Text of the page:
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GLP-1 Agonists Linked to Higher Pancreatitis Risk


Exenatide and sitagliptin were associated with a twofold increased risk for pancreatitis among adults with type 2 diabetes.

Both current and recent use of the glucagon-like peptide 1 (GLP-1) agonists exenatide and sitagliptin were associated with a more than twofold increased risk for acute pancreatitis among a group of adults with type 2 diabetes. These findings were published online February 25 in JAMA: Internal Medicine.

Patients who had used either drug within 30 days had an increased adjusted odds ratio (OR) of 2.24 (95% CI, 1.36-3.69; P = .01) for acute pancreatitis. Recent use, defined as past 30 days but within 2 years, resulted in an adjusted OR of 2.01 (95% CI, 1.37-3.18; P = .01) for emergent pancreatitis. Both current use (OR = 2.01) and recent use (OR = 1.95) were associated with a statistically significant increase in hospitalization rate for the condition.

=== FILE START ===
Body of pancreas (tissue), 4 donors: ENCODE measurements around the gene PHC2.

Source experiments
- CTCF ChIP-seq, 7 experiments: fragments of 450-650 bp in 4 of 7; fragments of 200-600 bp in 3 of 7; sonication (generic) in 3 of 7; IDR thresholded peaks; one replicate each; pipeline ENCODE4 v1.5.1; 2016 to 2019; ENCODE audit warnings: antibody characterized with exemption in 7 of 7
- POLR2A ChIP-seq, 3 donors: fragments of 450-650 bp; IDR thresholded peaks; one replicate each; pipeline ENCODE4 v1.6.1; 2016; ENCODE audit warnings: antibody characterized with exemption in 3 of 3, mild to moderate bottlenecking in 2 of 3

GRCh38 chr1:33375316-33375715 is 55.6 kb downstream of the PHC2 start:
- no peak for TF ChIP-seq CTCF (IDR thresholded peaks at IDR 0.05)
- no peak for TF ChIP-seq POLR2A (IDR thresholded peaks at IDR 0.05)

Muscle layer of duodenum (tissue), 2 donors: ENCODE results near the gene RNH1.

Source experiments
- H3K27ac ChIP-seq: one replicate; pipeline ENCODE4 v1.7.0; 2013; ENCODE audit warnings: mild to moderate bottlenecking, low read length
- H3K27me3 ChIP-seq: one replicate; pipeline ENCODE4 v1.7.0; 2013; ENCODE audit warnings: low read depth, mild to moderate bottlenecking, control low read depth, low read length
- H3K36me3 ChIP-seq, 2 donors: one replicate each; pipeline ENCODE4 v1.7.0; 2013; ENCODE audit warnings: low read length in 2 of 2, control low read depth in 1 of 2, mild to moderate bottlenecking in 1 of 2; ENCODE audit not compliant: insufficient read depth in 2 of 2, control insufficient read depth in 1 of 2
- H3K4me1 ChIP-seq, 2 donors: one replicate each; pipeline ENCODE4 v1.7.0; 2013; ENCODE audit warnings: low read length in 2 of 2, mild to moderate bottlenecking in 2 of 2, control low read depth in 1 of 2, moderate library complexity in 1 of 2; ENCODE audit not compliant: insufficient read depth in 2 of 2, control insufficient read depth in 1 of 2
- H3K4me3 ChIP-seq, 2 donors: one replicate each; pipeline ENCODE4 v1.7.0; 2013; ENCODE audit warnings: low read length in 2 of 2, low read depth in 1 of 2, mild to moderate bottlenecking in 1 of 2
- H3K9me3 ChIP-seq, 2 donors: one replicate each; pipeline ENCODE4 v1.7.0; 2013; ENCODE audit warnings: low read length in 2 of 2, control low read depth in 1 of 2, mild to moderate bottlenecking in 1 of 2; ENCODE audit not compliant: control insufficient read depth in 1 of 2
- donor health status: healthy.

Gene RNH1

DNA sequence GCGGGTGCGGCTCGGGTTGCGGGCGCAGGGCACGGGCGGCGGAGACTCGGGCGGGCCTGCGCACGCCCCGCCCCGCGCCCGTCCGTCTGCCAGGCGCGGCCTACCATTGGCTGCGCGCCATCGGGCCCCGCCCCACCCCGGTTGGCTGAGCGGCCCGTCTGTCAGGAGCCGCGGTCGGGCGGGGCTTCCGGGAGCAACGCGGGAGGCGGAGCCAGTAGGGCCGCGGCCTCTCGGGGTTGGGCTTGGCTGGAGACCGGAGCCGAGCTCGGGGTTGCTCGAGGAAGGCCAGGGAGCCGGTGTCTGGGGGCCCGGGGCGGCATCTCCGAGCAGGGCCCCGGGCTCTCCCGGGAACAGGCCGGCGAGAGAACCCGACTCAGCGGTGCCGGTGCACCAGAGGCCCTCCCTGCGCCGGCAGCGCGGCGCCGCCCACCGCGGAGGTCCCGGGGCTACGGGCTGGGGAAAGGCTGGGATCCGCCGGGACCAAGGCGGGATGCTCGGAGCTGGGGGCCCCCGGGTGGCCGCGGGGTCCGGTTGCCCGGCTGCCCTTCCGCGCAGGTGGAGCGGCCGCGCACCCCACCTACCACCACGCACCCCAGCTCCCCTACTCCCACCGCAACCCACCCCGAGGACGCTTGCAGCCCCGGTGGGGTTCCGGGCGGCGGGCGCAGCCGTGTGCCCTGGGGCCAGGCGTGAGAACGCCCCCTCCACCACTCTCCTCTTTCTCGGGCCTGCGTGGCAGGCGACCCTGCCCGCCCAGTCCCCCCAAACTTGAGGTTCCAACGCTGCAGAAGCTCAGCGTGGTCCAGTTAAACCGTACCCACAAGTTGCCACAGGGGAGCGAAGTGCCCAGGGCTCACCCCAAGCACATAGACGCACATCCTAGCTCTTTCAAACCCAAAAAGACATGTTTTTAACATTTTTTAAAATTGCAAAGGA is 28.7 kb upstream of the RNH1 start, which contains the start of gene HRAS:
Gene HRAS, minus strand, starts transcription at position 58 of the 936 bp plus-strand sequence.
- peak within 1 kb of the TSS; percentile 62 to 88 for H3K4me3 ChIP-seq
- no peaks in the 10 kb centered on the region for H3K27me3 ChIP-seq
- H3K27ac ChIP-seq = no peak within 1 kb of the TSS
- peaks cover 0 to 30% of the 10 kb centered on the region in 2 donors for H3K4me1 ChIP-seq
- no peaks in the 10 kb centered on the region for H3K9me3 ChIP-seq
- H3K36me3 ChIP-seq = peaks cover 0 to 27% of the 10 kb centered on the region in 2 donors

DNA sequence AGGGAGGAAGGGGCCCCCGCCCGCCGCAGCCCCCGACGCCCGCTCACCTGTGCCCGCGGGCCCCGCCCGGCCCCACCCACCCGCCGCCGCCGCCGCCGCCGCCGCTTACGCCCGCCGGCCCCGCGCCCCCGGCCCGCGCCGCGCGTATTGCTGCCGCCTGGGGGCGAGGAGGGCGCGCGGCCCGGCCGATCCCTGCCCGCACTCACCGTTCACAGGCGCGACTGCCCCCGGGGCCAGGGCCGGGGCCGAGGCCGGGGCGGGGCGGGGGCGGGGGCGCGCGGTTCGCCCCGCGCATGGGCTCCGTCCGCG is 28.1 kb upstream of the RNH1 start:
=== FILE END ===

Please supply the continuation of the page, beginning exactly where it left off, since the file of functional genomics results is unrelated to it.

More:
The scientific and medical communities have known that pancreatitis could be a side effect of GLP-1 drugs, a pre-approval risk that was noted in animal studies. The researchers said their study is the first to accurately assess the degree of risk in humans.

The study abstract is available here.  

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